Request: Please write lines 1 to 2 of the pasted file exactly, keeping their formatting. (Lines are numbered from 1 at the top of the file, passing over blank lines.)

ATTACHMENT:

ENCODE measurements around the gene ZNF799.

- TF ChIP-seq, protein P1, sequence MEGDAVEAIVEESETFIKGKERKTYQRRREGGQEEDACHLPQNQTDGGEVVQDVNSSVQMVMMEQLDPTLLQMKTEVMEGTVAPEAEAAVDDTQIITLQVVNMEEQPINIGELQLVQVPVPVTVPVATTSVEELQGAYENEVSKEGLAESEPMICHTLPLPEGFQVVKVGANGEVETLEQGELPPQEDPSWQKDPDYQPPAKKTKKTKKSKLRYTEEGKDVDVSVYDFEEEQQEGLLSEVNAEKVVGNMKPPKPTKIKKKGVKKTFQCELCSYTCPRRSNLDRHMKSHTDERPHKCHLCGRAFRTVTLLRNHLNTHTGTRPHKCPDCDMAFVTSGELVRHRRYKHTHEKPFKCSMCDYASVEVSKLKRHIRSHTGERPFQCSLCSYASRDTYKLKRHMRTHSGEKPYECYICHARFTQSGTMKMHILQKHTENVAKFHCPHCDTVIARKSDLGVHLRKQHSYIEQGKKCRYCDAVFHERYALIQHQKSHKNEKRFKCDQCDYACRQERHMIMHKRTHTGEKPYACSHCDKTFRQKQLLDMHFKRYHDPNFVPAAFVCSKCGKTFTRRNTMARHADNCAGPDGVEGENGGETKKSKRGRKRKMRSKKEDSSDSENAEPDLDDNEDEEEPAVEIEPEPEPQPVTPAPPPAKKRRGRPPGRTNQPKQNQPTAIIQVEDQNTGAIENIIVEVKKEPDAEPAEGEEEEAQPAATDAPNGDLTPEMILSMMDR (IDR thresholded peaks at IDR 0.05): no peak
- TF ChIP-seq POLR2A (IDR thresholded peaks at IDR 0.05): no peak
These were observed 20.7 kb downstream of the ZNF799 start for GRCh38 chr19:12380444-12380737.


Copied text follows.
ENCODE measurements around the gene ZNF799.

- TF ChIP-seq, protein P1, sequence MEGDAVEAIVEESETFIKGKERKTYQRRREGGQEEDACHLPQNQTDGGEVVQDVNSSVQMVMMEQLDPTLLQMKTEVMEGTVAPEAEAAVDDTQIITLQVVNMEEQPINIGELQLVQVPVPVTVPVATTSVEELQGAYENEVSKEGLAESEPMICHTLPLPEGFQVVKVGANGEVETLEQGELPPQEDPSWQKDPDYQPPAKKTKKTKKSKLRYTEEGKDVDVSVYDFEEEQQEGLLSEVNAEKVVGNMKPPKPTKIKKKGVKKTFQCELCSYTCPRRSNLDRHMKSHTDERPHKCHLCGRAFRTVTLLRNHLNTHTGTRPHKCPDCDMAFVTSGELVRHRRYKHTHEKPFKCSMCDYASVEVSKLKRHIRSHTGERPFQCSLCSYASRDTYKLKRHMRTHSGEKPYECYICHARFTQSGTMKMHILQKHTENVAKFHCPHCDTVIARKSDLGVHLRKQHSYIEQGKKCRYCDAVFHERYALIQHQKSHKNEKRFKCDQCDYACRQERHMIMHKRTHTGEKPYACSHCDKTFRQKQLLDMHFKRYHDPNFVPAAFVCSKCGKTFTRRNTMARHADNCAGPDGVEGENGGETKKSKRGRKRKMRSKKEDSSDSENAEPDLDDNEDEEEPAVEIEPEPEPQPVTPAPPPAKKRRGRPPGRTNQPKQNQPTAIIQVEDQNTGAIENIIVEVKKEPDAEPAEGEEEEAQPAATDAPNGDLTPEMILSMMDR (IDR thresholded peaks at IDR 0.05): no peak